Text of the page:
From that food-fight of an un-presidential debate, the last month of the 2020 campaign is about democracy itself, in danger: reduced now to slanging between “this clown” and that “fool,” as they said of one another. It’s about democracy as E. B. White defined it immortally during World War II: “the line that forms on the right”; “the don’t in don’t shove”; “the hole in the stuffed shirt through which the sawdust slowly trickles.” “Democracy is the score at the beginning of the ninth,” said E. B. White in 1943. In 2020 it’s about the man-made fog around the scoreboard, it’s the game that’s in doubt—the private assurance in the voting booth that every vote must be, will be, counted.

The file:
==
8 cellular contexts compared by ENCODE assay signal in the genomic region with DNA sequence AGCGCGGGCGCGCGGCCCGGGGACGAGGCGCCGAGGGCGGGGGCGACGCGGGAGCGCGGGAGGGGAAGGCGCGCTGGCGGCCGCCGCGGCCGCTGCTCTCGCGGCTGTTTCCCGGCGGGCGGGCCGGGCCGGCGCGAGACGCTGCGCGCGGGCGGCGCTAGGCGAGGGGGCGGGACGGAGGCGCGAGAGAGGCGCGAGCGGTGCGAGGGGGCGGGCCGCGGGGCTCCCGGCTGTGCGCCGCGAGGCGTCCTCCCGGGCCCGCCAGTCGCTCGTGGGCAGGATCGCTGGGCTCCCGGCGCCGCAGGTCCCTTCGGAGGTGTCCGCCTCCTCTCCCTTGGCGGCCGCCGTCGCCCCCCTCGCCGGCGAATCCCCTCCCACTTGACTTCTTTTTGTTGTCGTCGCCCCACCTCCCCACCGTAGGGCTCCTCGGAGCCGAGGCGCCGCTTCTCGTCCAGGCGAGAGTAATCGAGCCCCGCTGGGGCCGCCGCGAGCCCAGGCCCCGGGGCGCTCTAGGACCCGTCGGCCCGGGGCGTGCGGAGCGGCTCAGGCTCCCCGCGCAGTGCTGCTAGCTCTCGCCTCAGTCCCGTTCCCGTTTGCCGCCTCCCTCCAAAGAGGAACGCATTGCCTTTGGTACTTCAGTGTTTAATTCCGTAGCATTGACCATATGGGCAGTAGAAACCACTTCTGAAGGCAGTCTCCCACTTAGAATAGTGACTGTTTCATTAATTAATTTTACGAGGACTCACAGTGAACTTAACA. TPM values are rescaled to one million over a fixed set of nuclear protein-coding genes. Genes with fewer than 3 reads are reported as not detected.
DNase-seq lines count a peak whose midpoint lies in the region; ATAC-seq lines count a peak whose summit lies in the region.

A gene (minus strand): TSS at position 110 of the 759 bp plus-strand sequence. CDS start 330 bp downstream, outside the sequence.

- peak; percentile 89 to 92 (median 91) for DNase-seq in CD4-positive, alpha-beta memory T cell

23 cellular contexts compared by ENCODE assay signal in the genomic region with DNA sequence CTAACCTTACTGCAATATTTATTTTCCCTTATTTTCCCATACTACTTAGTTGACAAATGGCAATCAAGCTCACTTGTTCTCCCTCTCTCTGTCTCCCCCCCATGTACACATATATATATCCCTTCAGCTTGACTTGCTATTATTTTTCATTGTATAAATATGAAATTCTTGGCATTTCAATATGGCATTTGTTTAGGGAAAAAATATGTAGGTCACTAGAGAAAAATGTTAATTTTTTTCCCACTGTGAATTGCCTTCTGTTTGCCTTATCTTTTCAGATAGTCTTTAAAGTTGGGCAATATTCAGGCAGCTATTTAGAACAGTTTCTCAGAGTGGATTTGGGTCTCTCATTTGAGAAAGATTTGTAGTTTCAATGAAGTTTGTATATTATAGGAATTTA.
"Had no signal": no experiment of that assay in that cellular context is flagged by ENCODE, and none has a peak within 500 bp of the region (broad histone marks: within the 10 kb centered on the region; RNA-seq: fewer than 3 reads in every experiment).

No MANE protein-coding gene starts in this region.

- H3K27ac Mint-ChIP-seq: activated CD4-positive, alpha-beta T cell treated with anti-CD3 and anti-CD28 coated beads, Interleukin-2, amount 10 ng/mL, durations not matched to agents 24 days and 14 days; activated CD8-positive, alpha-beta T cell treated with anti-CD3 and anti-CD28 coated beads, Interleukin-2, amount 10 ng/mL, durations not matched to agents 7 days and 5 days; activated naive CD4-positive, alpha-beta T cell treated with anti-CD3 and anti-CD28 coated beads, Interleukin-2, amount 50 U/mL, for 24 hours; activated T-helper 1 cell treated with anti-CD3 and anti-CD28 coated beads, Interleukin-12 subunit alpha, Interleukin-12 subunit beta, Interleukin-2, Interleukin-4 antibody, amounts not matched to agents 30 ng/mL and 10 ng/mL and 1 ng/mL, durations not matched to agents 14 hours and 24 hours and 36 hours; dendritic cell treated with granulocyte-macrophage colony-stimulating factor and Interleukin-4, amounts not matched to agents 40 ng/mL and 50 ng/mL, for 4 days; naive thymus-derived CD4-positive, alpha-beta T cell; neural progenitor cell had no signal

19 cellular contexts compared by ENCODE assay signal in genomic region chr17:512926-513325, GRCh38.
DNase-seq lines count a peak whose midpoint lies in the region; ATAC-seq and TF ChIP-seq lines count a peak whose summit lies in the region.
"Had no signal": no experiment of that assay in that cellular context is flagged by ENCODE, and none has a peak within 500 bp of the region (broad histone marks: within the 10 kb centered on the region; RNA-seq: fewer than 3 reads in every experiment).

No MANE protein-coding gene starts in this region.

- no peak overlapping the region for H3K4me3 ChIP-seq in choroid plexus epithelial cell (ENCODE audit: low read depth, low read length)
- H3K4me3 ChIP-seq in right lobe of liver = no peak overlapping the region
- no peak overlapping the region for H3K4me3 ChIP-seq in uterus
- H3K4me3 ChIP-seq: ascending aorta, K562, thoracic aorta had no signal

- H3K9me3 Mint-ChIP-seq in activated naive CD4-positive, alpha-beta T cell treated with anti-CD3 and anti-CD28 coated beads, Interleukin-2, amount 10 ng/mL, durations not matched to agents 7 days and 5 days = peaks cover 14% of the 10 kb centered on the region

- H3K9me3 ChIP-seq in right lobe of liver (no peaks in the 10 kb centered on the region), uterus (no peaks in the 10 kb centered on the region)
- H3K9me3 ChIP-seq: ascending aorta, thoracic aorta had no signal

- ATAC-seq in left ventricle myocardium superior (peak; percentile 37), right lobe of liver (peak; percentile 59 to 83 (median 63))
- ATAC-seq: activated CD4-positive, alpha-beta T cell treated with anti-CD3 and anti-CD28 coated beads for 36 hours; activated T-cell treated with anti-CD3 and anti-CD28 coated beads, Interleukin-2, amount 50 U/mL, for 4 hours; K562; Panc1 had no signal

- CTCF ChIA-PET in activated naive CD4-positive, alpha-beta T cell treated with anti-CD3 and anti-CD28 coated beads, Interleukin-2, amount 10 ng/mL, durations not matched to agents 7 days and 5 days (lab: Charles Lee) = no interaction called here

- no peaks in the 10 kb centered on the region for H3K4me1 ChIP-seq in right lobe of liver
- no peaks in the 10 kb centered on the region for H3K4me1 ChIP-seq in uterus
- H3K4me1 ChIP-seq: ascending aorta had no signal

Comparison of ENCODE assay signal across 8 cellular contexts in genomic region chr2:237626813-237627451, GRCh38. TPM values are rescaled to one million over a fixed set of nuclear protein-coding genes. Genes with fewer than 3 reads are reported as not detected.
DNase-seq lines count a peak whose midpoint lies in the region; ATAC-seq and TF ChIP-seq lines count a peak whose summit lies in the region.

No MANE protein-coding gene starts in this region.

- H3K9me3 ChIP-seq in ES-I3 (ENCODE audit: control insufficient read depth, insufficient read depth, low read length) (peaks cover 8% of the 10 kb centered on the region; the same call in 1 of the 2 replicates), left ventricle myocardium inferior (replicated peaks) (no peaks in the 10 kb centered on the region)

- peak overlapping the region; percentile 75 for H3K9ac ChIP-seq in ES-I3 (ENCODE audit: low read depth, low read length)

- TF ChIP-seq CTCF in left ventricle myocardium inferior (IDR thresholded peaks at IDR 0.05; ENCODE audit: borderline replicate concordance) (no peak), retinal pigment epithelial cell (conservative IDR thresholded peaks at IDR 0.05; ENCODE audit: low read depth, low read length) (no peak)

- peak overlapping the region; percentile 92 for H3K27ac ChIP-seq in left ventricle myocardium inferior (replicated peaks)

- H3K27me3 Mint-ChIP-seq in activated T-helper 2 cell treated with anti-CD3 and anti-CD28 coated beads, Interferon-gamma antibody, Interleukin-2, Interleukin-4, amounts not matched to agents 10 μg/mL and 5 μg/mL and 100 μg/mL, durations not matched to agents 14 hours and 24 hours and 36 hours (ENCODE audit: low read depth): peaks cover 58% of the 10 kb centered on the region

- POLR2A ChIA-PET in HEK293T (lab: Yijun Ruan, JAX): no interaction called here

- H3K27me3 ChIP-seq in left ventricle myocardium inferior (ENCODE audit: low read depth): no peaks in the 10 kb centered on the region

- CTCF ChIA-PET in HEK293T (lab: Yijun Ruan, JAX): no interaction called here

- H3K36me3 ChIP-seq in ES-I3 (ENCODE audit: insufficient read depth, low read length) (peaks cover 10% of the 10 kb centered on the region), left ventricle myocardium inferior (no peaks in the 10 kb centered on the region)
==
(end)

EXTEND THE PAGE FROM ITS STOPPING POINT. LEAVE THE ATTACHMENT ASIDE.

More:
- Tressie McMillan Cottom.
- Joshua Cohen.
- Lewis Hyde.
- Joseph O’Neill.
We woke up in a strange country this week—where the businessman/president with multi-millions in income every year is reported to pay $750 dollars (or less, most years) in personal federal taxes. A country where two white guys in their seventies are the last rivals standing—pouting, shouting, mugging, posturing in a contest of body-language and insults, anything to show personal vitality, in one case, physical dominance in the other. It’s a country where the chief of state offers a virtual guarantee that the balloting process will be undone by fraud and the result unresolvable. It’s a country getting a little frantic about itself as the oldest and best model of free, working democracy, anywhere, ever. We’re getting our bearings on our un-presidential last round this hour, with un-pundits—meaning wise heads you don’t meet much in media, who can face the political darkness as an anthropological assignment, a detective story still being written.
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